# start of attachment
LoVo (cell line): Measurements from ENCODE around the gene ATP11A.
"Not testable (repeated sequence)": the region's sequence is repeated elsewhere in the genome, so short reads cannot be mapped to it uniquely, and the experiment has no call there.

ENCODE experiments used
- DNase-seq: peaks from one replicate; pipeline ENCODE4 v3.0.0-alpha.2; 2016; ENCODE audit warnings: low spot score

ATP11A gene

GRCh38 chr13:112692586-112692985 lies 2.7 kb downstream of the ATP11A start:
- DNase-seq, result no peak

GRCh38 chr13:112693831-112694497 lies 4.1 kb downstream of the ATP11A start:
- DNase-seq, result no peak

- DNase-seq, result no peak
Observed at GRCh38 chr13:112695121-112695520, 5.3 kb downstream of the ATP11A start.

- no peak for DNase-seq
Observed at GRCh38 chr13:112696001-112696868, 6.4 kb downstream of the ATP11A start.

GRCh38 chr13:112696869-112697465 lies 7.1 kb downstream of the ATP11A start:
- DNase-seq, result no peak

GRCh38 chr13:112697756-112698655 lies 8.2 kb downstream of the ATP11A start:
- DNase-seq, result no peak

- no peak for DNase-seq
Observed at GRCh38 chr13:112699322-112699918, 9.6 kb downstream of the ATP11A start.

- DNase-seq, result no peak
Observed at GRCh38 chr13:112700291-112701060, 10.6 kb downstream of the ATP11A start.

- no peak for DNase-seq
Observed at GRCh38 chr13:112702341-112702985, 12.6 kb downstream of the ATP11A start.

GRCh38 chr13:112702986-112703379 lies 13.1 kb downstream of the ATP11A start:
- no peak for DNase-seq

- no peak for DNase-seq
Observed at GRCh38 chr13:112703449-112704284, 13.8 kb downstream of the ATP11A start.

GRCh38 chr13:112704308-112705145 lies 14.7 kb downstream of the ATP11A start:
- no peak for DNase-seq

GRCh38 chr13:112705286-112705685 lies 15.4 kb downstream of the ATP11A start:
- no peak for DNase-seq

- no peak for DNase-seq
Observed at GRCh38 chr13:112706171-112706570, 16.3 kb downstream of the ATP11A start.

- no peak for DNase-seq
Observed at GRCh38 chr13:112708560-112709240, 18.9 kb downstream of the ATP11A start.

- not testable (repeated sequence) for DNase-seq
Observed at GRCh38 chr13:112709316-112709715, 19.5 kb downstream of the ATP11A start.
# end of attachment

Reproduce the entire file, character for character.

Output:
LoVo (cell line): Measurements from ENCODE around the gene ATP11A.
"Not testable (repeated sequence)": the region's sequence is repeated elsewhere in the genome, so short reads cannot be mapped to it uniquely, and the experiment has no call there.

ENCODE experiments used
- DNase-seq: peaks from one replicate; pipeline ENCODE4 v3.0.0-alpha.2; 2016; ENCODE audit warnings: low spot score

ATP11A gene

GRCh38 chr13:112692586-112692985 lies 2.7 kb downstream of the ATP11A start:
- DNase-seq, result no peak

GRCh38 chr13:112693831-112694497 lies 4.1 kb downstream of the ATP11A start:
- DNase-seq, result no peak

- DNase-seq, result no peak
Observed at GRCh38 chr13:112695121-112695520, 5.3 kb downstream of the ATP11A start.

- no peak for DNase-seq
Observed at GRCh38 chr13:112696001-112696868, 6.4 kb downstream of the ATP11A start.

GRCh38 chr13:112696869-112697465 lies 7.1 kb downstream of the ATP11A start:
- DNase-seq, result no peak

GRCh38 chr13:112697756-112698655 lies 8.2 kb downstream of the ATP11A start:
- DNase-seq, result no peak

- no peak for DNase-seq
Observed at GRCh38 chr13:112699322-112699918, 9.6 kb downstream of the ATP11A start.

- DNase-seq, result no peak
Observed at GRCh38 chr13:112700291-112701060, 10.6 kb downstream of the ATP11A start.

- no peak for DNase-seq
Observed at GRCh38 chr13:112702341-112702985, 12.6 kb downstream of the ATP11A start.

GRCh38 chr13:112702986-112703379 lies 13.1 kb downstream of the ATP11A start:
- no peak for DNase-seq

- no peak for DNase-seq
Observed at GRCh38 chr13:112703449-112704284, 13.8 kb downstream of the ATP11A start.

GRCh38 chr13:112704308-112705145 lies 14.7 kb downstream of the ATP11A start:
- no peak for DNase-seq

GRCh38 chr13:112705286-112705685 lies 15.4 kb downstream of the ATP11A start:
- no peak for DNase-seq

- no peak for DNase-seq
Observed at GRCh38 chr13:112706171-112706570, 16.3 kb downstream of the ATP11A start.

- no peak for DNase-seq
Observed at GRCh38 chr13:112708560-112709240, 18.9 kb downstream of the ATP11A start.

- not testable (repeated sequence) for DNase-seq
Observed at GRCh38 chr13:112709316-112709715, 19.5 kb downstream of the ATP11A start.